Charterers Are Not the Life of the Party: Charterers Are Liable to Vessel Owners for Unsafe Berths
On March 30, 2020, the Supreme Court of the United States issued its decision in CITGO Asphalt Ref. Co. v. Frescati Shipping Co., 140 S. Ct. 1081 (2020), holding that, under federal maritime law, a safe berth clause is a warranty of safety that imposes liability on a charterer for an unsafe berth, irrespective of a charterer’s diligence in selecting the berth. The Court likely granted certiorari based on the Circuit court’s split on safe berth clauses. The Fifth Circuit held in Orduna S.A. v. Zen-Noh Grain Corp., 913 F.2d 1149 (5th Cir. 1990), that a safe berth clause simply imposes a duty of due diligence. The Second Circuit opined in Paragon Oil Co. v. Republic Tankers S.A., 310 F.2d 169 (2nd Cir, 1962), that the language of unqualified safe berth clauses as embodying an express warranty of safety. The procedural posture of Citgo Asphalt Refining Co. included the Third Circuit following the Second Circuit precedent, that the safe berth clause was an express warranty of safety without consideration of a charterer’s diligence in selecting the berth. The Supreme Court understands the importance of promoting uniformity when deciding maritime cases. See Dutra Group v. Batterton, 139 S. Ct 627 (2019).
Frescati Shipping Company owned the oil tanker Athos I and entered into a charter party with Star Tankers, operator of tanker vessels, to charter the Athos I. Star Tankers entered into a charter party for Citgo Asphalt Refining Co. (CARCO) to charter the oil tanker. A charter party is a contract to lease a vessel. The subject charter party used the standard industry form contract. CARCO was required to designate a safe berth at which the vessel may load and discharge cargo. A berth is a vessel’s allotted place at a wharf or dock. CARCO designated Paulsboro, New Jersey as its berth of discharge. The vessel almost completed its journey when a sunken, abandoned ship punctured the tank’s hull in the Delaware River. This caused two holes in the hull of tanker to spill out 264,000 gallons of crude oil. As the vessel owner, Frescati was required to cover the cleanup costs but was able to limit its liability to $45 million under the Oil Pollution Act. The federal government reimbursed Frescati for an additional $88 million through the Oil Spill Liability Trust Fund.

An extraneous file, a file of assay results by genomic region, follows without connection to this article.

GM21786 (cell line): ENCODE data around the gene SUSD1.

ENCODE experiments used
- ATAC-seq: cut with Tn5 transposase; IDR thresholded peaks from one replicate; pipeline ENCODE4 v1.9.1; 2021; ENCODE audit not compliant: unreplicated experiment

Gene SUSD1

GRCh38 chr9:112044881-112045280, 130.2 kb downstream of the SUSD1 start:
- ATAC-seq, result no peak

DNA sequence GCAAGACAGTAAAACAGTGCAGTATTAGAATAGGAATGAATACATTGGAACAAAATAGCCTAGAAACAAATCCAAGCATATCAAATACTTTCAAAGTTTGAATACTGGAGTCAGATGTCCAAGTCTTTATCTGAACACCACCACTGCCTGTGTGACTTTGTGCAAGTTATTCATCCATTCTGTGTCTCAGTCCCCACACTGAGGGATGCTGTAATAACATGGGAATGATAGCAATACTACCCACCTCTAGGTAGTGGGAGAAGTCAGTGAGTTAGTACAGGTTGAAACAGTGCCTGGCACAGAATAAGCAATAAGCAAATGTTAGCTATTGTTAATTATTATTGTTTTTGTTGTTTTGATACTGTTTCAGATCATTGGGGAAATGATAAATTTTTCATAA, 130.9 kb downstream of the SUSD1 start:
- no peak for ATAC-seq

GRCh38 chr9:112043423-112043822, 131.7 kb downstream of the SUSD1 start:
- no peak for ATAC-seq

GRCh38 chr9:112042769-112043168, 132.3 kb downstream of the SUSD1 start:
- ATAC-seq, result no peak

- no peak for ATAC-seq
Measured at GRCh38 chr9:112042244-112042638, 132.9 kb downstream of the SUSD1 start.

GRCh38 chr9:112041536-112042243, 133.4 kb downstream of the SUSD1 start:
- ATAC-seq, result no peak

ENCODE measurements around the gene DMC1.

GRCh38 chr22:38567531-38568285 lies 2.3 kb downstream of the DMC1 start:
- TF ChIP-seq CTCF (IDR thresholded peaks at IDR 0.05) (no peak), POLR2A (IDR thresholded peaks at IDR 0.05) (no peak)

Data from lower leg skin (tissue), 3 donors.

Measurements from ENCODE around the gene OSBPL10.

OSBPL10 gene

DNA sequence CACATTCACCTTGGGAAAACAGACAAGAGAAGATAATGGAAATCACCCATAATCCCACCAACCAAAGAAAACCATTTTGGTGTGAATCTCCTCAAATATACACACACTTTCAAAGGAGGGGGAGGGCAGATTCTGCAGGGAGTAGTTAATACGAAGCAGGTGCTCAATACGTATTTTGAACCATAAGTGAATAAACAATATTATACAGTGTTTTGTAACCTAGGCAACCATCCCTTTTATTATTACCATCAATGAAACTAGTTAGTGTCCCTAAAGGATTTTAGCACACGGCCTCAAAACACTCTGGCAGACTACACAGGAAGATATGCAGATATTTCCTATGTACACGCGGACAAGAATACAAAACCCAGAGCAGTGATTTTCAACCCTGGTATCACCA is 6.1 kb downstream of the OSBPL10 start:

Frescati and the United States government sued CARCO to recover their respective costs for the cleanup, arguing that CARCO breached the safe berth clause in the charter party between CARCO and Star Tankers by failing to designate a safe berth. The safe berth clause required CARCO to select a safe berth that would allow the vessel to arrive and depart safely. Frescati argued that it was an implied third-party beneficiary of the charter party, which contained the safe berth clause. The safe berth clause provided under the charter party as follows:
SAFE BERTHING — SHIFTING. The vessel shall load and discharge at any safe place or wharf, . . . which shall be designated and procured by the Charterer [CITGO], provided the Vessel can proceed thereto, lie at, and depart therefrom always safely afloat, any lighterage being at the expense, risk and peril of the Charterer
Based on the plain language of the safe berth clause, the Court determined that the provision containing “shall designate” a “safe place” that is “always safely afloat” provided an absolute duty for safety of the berth on the charter. Based on federal maritime law, statements of material facts in charter parties are warranties irrespective of the name of the clause. Davison v. Von Lingene, 113 U.S. 40 (1885). The safe berth was construed to be a material fact constituting an express warranty not subject to any conditions. The Court determined that CARCO had an absolute duty and warranted the safety of the berth it designated.
CARCO argued the safe berth provision did not impose strict liability on the charterer but, rather, required due diligence standard in selecting a safe berth. The Court looked to the express language of the safe berth paragraph that provided liability resulting from the designation of an unsafe berth. The contractual provision did not state any due diligence requirement. The Court found that CARCO’s interpretation of the safe berth clause invited tort concepts as opposed to the contractual analysis. Under contractual provisions, a breaching party is liable regardless of due diligence or fault.
Based on the Court’s ruling, a general safe berth provision will protect a vessel owner for an unsafe berth during a charter. A charterer will not be afforded with an opportunity to defend a breach of charter party based on its diligent efforts. The Supreme Court followed basic contract principles by looking to the express terms of the contract. However, a charterer can still protect itself by negotiating the safe berth clause and avoiding the standard industry form. A charterer entering into a charter party can negotiate a more favorable safe berth clause by limiting its liability and obligations and imposing a due diligence requirement. The Court’s rulings provide uniformity with its decision by holding that safe berth clauses utilized on the standard industry forms will trigger a warranty of safety for an unsafe berth.
*Dean is an associate working in our New York City office. He can be reached at 212.376.6449 or firstname.lastname@example.org.
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